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Oklahoma prisons director: Agency to get new equipment for executions, tool to find vein

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OKLAHOMA CITY — Oklahoma is renovating its death chamber and buying new equipment for executions, including a tool to allow staff to more easily find suitable veins for lethal injections after a troubled execution in April, the director of the state Department of Corrections said Monday.

Director Robert Patton said state prison officials began reviewing Oklahoma's execution guidelines immediately after the April 29 execution of Clayton Lockett, who writhed and moaned before he was declared dead 43 minutes after his execution began. He said the agency intends to have new guidelines and equipment in place in time for the state's next scheduled execution on Nov. 13.

"We are working very hard to get the protocol done," Patton said.

A report released by the state Department of Public Safety last week blamed Lockett's flawed lethal injection on poor placement of intravenous lines and said the medical team could not find suitable veins in Lockett's arms, legs, neck and feet before the line was inserted into his groin. Patton said the Corrections Department will be getting a vein finder to help with that issue.

The report included 11 recommendations for improving the execution process, including more training for medical personnel, better communication between authorities who are part of the process and acquiring additional supplies of lethal drugs and equipment.

"It is our intention to adopt all of the recommendations from the report that are within our authority," Patton said. A recommendation that Oklahoma hold executions at least seven days apart cannot be adopted by the agency because it's up to the courts to set execution dates, he said.

Republican Gov. Mary Fallin has said she wants the new guidelines implemented before the state conducts another execution. Patton said he will inform Fallin if new procedures aren't in place or training isn't done before the next scheduled execution, on Nov. 13.

PHOTO: FILE - In this Tuesday, April 15, 2008 file photo, Terry Crenshaw, wardens assistant at the Oklahoma State Penitentiary, walks past the gurney in the execution chamber at left, in McAlester, Okla. At right are the rows of chairs in which witnesses to executions are seated. The director of the Oklahoma Department of Corrections said Monday, Sept. 8, 2014,  the agency is renovating the state’s death chamber and purchasing new equipment for executions. (AP Photo, File)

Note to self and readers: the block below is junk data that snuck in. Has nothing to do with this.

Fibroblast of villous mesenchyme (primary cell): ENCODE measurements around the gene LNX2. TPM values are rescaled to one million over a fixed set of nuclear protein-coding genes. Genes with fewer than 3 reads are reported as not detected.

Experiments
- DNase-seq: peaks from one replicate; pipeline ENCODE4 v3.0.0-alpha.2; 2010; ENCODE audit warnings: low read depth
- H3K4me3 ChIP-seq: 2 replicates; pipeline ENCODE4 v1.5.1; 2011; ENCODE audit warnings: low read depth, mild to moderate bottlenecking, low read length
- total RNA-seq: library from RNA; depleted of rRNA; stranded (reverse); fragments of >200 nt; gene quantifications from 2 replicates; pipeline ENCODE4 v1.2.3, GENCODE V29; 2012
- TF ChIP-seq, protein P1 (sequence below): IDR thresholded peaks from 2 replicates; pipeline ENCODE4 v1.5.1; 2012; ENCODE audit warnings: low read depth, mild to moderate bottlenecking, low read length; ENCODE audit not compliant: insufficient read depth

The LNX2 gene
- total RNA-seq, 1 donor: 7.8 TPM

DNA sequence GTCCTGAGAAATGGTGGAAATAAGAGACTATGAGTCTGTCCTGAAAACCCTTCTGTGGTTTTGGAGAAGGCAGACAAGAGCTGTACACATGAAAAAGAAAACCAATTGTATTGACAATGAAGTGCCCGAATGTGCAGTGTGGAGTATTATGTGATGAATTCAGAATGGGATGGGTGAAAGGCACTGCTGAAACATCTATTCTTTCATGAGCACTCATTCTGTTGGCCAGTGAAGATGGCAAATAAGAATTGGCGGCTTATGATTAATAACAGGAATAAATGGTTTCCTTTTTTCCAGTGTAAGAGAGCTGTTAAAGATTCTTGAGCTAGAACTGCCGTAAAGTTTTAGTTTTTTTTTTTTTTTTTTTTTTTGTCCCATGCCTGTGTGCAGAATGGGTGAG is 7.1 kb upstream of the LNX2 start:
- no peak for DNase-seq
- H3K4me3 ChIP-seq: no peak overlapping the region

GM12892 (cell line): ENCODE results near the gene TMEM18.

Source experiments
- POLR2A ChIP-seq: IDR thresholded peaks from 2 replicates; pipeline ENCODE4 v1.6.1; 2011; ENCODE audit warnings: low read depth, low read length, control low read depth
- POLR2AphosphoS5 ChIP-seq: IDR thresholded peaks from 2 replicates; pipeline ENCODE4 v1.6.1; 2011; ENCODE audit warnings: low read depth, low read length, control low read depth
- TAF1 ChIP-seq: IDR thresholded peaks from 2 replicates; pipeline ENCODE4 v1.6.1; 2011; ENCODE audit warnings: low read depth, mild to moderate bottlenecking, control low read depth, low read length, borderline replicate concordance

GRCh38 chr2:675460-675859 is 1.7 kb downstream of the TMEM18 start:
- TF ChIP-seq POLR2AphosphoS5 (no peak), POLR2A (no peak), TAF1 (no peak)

FILE - In this Tuesday, April 15, 2008 file photo, Terry Crenshaw, wardens assistant at the Oklahoma State Penitentiary, walks past the gurney in the execution chamber at left, in McAlester, Okla. At right are the rows of chairs in which witnesses to executions are seated. The director of the Oklahoma Department of Corrections said Monday, Sept. 8, 2014, the agency is renovating the state’s death chamber and purchasing new equipment for executions. (AP Photo, File)

That's when Charles Frederick Warner is scheduled to die for the 1997 rape and murder of 11-month-old Adrianna Walker, the daughter of his roommate. Warner was set to die on the same day as Lockett, but his execution was postponed after problems developed during Lockett's lethal injection.

Lockett was convicted of shooting Stephanie Nieman, 19, with a sawed-off shotgun and watching as two accomplices buried her alive in 1999.

Patton said upgrades to the death chamber will include new communication devices so government officials can know what's going on. He said the improvements will create more room inside the death chamber and allow the prison director and other staff members to be inside during the execution. Previously, the prison director was in a witness viewing area.

"I was standing outside talking to the governor's legal staff," Patton said. "Moving forward I will be inside and in direct communication, eyes on what's going on."

Patton said he does not yet know the cost of the renovations.

Patton declined comment on whether the sedative midazolam, which was used for the first time in the state with Lockett, will continue to be part of Oklahoma's lethal injection method, which is being challenged in a federal lawsuit filed by Warner and other death row inmates.

Patton said he hopes to get the new guidelines to the state attorney general's office for approval in the next couple of weeks. They will then be posted on the prison system's website, Patton said.

"At that time we will begin training staff on the new policy and new protocol," he said.

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